Improving treatment of spinal cord injuries
When injured, the spinal cord swells, restricting blood flow and causing critical and permanent motor, sensory, and autonomic function damage. Rapid prevention of spinal cord swelling immediately after injury is key to preventing more serious damage. The only treatment to date has been steroid therapy with methylprednisolone, which is minimally effective.
Polymerized estrogen shown to protect nervous system cells. Research could enable improved treatment of spinal cord injuries.
Spinal cord damage that causes paralysis and reduced mobility doesn’t always stop with the initial trauma, but there are few treatment options to halt increased deterioration — and there is no cure. Researchers at Rensselaer Polytechnic Institute have developed a promising new biomaterial that could offer targeted treatment to the damaged spinal cord and tissue, preventing further damage.
Acupuncture improves bladder function for spinal cord injury patients. First Affiliated Huai’an People’s Hospital of Nanjing Medical University researchers find acupuncture combined with intermittent catheterization alleviates neurogenic bladder dysfunction caused by traumatic spinal cord injuries . The study found significant improvements in bladder capacity, residual volume, urinary flow rate, urinary volume, and detrusor pressure following this combined treatment approach.
Injuries to the spinal cord can cause permanent paralysis and even lead to death, with little to no hope of regaining lost functions once the trauma has occurred.
Dr Jerry Silver and his team at Case Western Reserve University Medical School, USA, have been working to understand why nerves that are damaged through spinal injury don’t regenerate and to identify non-invasive, easy to administer strategies that can promote robust functional recovery.
Chief among their worries is insufficient evidence that the therapy works.
Japan has approved a stem-cell treatment for spinal-cord injuries. The event marks the first such therapy for this kind of injury to receive government approval for sale to patients.
“This is an unprecedented revolution of science and medicine, which will open a new era of healthcare,” says oncologist Masanori Fukushima, head of the Translational Research Informatics Center, a Japanese government organization in Kobe that has been giving advice and support to the project for more than a decade.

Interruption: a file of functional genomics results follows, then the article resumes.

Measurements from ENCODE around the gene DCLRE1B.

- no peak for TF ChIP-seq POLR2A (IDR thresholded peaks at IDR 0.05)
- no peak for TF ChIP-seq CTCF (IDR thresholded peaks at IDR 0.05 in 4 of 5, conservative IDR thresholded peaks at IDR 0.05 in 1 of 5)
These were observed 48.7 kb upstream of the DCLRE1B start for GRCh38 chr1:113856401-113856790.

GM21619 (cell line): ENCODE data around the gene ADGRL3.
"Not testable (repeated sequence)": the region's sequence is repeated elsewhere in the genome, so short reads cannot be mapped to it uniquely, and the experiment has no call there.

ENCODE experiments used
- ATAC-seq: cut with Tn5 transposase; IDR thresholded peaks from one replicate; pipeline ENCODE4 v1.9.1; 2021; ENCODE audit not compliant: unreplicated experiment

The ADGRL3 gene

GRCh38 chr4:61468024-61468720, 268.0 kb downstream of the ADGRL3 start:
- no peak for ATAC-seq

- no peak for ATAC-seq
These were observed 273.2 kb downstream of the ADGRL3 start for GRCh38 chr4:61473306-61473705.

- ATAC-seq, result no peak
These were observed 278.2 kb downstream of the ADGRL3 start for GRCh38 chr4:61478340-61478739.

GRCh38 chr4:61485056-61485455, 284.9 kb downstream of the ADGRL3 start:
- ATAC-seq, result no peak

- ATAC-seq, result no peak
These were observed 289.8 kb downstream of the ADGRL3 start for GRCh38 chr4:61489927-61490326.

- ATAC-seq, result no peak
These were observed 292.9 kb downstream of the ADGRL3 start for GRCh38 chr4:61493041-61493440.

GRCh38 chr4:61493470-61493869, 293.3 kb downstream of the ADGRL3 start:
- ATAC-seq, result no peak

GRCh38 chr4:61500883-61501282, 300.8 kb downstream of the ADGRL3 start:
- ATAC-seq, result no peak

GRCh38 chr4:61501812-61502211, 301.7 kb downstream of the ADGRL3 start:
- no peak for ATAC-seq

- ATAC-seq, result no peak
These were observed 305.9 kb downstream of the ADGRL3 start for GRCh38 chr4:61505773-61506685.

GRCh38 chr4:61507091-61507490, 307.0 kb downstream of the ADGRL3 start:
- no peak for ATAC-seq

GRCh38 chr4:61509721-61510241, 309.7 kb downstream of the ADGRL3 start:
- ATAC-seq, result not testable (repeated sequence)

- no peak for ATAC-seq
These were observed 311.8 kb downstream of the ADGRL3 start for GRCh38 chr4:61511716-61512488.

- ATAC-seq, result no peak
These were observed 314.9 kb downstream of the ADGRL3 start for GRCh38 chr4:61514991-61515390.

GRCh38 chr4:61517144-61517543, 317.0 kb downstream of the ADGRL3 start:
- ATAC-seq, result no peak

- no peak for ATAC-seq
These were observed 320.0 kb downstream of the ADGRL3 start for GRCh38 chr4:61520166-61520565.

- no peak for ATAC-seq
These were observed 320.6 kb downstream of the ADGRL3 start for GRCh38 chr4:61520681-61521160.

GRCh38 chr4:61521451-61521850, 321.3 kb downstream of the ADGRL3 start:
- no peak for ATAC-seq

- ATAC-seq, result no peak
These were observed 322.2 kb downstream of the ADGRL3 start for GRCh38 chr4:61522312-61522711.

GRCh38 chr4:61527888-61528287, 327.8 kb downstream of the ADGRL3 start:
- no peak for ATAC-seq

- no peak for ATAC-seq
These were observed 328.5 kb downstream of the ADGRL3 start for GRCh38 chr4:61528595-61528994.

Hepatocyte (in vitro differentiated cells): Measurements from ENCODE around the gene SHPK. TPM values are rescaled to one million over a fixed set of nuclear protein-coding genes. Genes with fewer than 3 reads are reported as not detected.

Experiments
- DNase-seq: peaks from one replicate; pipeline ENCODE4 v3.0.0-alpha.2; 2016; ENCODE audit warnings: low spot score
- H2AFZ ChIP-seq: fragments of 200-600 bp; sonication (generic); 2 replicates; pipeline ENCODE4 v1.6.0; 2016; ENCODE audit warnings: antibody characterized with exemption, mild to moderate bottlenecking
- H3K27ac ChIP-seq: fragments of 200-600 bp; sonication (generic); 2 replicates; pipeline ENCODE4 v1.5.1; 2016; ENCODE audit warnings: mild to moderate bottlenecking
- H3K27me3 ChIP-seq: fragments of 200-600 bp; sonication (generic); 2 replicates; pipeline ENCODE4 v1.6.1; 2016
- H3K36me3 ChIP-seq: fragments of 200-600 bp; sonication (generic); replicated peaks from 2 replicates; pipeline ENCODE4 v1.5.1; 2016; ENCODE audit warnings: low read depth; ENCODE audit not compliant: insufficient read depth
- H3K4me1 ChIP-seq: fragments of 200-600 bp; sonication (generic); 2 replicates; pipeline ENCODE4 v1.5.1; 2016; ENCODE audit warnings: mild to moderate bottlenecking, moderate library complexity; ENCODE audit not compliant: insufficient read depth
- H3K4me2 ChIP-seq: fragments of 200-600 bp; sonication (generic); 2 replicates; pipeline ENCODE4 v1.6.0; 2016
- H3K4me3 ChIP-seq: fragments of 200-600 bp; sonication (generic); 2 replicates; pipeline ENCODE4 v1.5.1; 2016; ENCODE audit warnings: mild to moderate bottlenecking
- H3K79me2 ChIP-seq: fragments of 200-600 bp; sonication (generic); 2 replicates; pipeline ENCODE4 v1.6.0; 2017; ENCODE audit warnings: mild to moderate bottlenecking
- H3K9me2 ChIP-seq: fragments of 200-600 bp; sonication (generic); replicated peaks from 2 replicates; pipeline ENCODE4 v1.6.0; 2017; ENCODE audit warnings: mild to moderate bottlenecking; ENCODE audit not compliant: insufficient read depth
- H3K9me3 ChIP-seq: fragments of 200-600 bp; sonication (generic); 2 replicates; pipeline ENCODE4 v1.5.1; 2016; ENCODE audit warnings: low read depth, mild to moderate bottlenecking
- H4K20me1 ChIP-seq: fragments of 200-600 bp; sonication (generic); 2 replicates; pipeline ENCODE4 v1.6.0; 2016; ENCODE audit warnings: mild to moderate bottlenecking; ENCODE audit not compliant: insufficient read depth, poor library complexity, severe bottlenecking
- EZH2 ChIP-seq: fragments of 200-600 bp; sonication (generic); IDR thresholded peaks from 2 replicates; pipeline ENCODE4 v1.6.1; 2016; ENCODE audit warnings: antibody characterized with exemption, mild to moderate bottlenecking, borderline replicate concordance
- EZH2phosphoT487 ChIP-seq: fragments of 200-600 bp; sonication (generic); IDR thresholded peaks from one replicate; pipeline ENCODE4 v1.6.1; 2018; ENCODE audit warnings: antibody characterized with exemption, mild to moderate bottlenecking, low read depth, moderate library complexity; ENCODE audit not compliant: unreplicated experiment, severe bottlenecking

In this presentation, Dr.Alicia Fuhrman in the Department of Rehabilitation Medicine, University of Washington, explains the complex and rapidly expanding field of stem cell medicine.
Spinal cord injury (SCI) commonly results in paralysis from the injury site down, even when the spinal cord hasn’t been severed completely. The remaining nerve cells that might bridge the gap appear to switch off, resulting in total loss of muscle control and sensation. Scientists at Boston Children’s Hospital have now identified a small molecule drug that effectively reactivates the signaling pathways between these remaining nerve cells and the brain, restoring walking ability in mice that had been paralyzed by SCI.
After suffering a severe spinal cord injury from a bad fall at work, Scott McConnell had little function remaining in his hands and arms.
There is currently no cure for spinal cord injury or treatment to help nerve regeneration so therapies offering intervention are limited. People with severe spinal cord injuries can remain paralysed for life and this is often accompanied by incontinence.
A team led by Drs Liang-Fong Wong and Nicolas Granger from Bristol’s Faculty of Health Sciences has successfully transplanted genetically modified cells that secrete a treatment molecule shown to be effective at removing the scar following spinal cord damage. The scar in the damaged spinal cord typically limits recovery by blocking nerve regrowth.